Good things begin with metaphor. You cuddle up under a warm blanket on a slightly worn-out couch. A cup of tea approaching ideal drinking temperature is patiently sat before you, inviting your caring and craving grip. There is nothing in your world except this moment. It is the kind of feeling that will improve your life if allowed to pervade it more often. Upon the gradual emptying of the once so comforting cup comes the realisation that dishes need doing. Life goes on. Let’s explore why. Let’s delve deeper.

With Sommerfugle” (eng. Butterflies), Godt Gået Frej crafts a soundscape with a gentle story of distant love and indecision. Frej Fogh Darger’s voice simply slides into my ear like olive oil filling up a particularly patina-laden jar. The single’s tasteful arrangement supports that almost all-encompassing lead vocal, allowing it to comfortably float to the top. This is the result of almost every other constituent part being drenched in a sea of reverb, shaped to give space to Frej’s singing. It is the musical equivalent of oil floating on water. The mix separates everything distinctly, yet it undeniably shapes a whole greater than the sum of its parts. 

A particular strength of “Sommerfugle” comes when the momentum of the arrangement builds after the third chorus and releases into tastefully overdriven guitars and multiple synthesizers with each their own little motif to perform. It is like a love letter to 80s’ pop coming to a comfy climax, the kind best enjoyed on a worn-out couch. My favourite aspect of this production has to be its unapologetic faith in its arrangement. The melody is deliberately composed and performed with purpose. It leaves equally deliberate pauses to allow the instruments to shine. This decision marvelously results in a song that allows you to take in more than vocal hooks. The richly-layered instrumentation deserves attention, and Frej seems more than willing to oblige. The instrumental hooks have almost as much time to shine as the vocal earworms, a feat rarely bestowed upon a modern pop productions.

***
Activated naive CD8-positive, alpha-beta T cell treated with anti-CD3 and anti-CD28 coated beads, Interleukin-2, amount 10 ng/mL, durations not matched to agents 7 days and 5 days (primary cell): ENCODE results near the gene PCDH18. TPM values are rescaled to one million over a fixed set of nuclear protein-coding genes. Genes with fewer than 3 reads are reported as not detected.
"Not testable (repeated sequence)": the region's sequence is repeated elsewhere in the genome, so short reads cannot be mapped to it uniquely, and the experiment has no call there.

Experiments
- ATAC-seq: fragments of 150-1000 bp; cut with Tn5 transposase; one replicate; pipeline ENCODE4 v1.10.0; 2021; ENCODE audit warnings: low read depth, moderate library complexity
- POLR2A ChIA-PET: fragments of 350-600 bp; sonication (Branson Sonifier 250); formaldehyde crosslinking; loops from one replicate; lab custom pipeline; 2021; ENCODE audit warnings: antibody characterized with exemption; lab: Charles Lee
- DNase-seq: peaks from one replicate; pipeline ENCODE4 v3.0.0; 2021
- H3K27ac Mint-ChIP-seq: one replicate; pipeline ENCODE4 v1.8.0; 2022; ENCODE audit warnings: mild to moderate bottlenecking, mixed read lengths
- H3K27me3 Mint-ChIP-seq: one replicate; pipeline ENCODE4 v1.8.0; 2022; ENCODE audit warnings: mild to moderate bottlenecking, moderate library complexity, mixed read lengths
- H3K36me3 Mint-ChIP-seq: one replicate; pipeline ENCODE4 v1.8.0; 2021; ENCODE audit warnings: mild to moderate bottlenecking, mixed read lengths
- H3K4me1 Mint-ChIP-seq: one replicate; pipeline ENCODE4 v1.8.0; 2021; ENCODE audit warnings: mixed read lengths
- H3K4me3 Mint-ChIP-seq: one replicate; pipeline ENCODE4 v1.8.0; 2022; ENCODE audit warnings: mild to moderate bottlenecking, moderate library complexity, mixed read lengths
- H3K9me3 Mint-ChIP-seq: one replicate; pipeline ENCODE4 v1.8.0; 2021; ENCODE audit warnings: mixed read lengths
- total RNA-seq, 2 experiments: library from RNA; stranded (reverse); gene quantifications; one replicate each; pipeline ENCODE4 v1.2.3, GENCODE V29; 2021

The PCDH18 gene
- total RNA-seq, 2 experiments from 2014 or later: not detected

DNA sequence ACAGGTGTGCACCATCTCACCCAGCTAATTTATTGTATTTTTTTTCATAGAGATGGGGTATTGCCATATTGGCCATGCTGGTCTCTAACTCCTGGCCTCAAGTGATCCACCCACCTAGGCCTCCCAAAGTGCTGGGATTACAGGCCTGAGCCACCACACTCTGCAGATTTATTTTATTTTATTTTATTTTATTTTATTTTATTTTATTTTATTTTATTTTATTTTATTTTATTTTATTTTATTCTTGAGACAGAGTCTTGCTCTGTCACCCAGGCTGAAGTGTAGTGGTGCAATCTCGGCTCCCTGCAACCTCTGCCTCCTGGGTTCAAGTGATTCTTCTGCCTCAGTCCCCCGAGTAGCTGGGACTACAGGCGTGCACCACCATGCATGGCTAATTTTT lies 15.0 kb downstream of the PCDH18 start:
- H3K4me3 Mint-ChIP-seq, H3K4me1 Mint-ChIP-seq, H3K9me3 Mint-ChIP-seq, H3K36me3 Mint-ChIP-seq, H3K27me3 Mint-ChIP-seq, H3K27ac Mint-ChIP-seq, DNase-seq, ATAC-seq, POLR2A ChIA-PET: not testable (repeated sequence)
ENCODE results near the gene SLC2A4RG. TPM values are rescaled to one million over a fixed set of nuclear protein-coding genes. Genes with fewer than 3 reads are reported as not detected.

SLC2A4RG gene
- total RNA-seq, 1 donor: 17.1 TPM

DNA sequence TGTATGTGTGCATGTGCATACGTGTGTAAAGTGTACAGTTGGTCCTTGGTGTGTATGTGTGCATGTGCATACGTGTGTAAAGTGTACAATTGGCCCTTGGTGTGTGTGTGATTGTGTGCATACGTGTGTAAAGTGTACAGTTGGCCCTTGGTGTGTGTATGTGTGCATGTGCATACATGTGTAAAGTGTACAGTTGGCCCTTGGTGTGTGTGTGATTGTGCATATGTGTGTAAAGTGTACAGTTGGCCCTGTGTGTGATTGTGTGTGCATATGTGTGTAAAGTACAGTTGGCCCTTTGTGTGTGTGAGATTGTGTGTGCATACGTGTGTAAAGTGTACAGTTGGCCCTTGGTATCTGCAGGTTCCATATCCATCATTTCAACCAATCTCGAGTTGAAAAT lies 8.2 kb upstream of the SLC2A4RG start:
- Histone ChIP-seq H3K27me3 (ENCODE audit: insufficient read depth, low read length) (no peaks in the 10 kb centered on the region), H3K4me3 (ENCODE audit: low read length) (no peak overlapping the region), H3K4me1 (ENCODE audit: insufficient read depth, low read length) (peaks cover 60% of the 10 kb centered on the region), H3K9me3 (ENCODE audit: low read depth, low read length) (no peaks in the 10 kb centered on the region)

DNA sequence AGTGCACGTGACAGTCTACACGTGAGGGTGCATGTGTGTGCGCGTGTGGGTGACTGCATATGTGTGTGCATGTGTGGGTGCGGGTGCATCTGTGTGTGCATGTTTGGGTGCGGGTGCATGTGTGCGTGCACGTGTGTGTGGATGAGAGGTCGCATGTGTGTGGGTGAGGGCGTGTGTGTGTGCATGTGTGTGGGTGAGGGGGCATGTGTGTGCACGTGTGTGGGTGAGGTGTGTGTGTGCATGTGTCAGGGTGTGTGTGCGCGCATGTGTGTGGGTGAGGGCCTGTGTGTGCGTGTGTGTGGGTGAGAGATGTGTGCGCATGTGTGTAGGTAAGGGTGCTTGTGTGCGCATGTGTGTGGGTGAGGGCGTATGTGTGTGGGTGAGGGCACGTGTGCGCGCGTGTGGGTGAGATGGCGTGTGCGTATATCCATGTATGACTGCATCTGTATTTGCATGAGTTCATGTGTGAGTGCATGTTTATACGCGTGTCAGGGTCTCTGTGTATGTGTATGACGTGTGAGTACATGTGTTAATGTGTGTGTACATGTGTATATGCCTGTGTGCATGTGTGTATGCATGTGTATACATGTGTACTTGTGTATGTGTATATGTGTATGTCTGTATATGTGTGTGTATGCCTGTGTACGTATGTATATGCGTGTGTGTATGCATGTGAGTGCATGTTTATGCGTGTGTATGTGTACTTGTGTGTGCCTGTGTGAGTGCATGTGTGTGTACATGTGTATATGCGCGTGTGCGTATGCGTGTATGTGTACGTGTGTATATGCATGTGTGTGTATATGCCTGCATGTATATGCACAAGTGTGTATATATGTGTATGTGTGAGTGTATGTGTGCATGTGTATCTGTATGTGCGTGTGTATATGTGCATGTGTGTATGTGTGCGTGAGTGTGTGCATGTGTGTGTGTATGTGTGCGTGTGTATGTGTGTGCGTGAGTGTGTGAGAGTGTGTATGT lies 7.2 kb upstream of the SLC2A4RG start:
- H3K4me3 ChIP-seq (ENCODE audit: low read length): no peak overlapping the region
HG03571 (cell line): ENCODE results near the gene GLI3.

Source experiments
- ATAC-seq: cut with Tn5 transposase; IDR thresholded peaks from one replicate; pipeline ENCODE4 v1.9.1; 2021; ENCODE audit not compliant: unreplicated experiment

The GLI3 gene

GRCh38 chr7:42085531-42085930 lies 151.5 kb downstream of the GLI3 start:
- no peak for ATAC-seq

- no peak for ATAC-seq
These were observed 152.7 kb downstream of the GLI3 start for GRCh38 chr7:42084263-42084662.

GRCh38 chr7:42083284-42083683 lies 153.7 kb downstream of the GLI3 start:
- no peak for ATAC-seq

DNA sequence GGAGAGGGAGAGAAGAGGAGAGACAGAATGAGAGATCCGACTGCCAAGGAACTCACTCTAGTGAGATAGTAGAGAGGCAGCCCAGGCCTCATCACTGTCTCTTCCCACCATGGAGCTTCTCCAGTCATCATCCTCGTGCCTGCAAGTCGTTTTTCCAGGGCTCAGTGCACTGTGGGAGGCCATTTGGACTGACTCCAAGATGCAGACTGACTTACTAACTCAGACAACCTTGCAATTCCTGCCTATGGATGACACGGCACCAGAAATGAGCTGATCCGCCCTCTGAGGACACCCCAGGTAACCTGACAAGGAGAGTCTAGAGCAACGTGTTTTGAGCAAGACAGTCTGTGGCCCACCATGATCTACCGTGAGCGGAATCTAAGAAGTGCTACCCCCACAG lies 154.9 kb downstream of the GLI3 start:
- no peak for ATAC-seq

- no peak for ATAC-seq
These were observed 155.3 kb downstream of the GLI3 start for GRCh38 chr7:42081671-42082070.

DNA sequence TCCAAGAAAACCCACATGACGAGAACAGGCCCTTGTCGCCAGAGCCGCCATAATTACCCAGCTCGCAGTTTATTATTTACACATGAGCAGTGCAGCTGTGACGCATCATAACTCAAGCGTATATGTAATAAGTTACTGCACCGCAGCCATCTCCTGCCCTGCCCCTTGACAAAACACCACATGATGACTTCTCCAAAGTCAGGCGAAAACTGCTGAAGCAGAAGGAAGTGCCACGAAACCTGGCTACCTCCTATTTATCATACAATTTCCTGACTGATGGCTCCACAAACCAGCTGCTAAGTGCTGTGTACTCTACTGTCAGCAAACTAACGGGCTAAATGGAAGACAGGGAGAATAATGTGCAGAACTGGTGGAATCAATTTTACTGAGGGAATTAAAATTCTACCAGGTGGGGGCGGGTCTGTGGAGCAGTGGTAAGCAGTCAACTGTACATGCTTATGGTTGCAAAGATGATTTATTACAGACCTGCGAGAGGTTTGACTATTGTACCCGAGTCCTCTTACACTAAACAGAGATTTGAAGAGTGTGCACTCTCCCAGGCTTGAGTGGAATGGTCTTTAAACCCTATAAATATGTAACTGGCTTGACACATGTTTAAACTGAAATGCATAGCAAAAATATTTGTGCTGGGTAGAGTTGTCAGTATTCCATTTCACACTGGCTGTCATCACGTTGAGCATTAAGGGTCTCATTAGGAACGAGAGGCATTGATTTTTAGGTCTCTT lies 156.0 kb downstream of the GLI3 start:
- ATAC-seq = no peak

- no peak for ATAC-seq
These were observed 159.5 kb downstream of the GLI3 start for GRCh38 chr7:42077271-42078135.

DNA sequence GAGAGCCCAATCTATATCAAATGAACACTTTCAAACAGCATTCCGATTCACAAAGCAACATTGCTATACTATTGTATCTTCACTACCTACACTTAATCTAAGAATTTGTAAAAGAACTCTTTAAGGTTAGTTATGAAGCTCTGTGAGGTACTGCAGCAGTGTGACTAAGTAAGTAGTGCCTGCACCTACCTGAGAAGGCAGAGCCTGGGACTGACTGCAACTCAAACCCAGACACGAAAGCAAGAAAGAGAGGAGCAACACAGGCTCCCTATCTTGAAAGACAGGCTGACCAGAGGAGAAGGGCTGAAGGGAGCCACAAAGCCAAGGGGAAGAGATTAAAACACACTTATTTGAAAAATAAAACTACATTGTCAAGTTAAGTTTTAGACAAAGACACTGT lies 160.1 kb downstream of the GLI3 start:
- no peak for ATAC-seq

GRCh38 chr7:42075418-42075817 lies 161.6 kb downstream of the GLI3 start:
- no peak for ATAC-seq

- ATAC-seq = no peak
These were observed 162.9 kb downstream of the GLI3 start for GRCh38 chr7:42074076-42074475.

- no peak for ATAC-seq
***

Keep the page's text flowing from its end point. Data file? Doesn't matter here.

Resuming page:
My first encounter with “Sommerfugle” left me in a mood reminiscent of going from carefree relaxation to daily duties. As I washed the grime off mental cups and cutlery, the memory of the comfy couch and its carefree, yet carefully orchestrated delights seemed to swiftly dissolve as well. I could vividly remember my enjoyment of the song but struggled to mentally reproduce any musical elements that would explain it. The hooks had gone through me like the contents of my teacup. I listened again. History repeated itself. It would take more tries for its lessons to take hold.

Let not impatience dissuade you from listening again. There is something gratifying in experiencing a song for multiple first times. Each revisit left a slightly stronger impression. This production is tastefully done, each compositional element leaves immaculate space for the next. My mind subconsciously left it behind to seek the pastures of those that scream louder. In this way, “Sommerfugle” invites you in and lets you out. It creates a musical universe that is easy to enter and equally easy to leave. It is up to the listener to go back and form a lasting connection, and the song rewards you for doing so. What I like most about “Sommerfugle” is how it gently leaves me satisfied without urging me to prematurely revive my appetite. This particular brand of music will not scream for your attention. It is a lovely reminder that some of the best musical experiences come from second chances. Water rinses and oil sticks.  Now if you excuse me, I’d like to go and cuddle up to a particular mid-70s’ David Bowie album.

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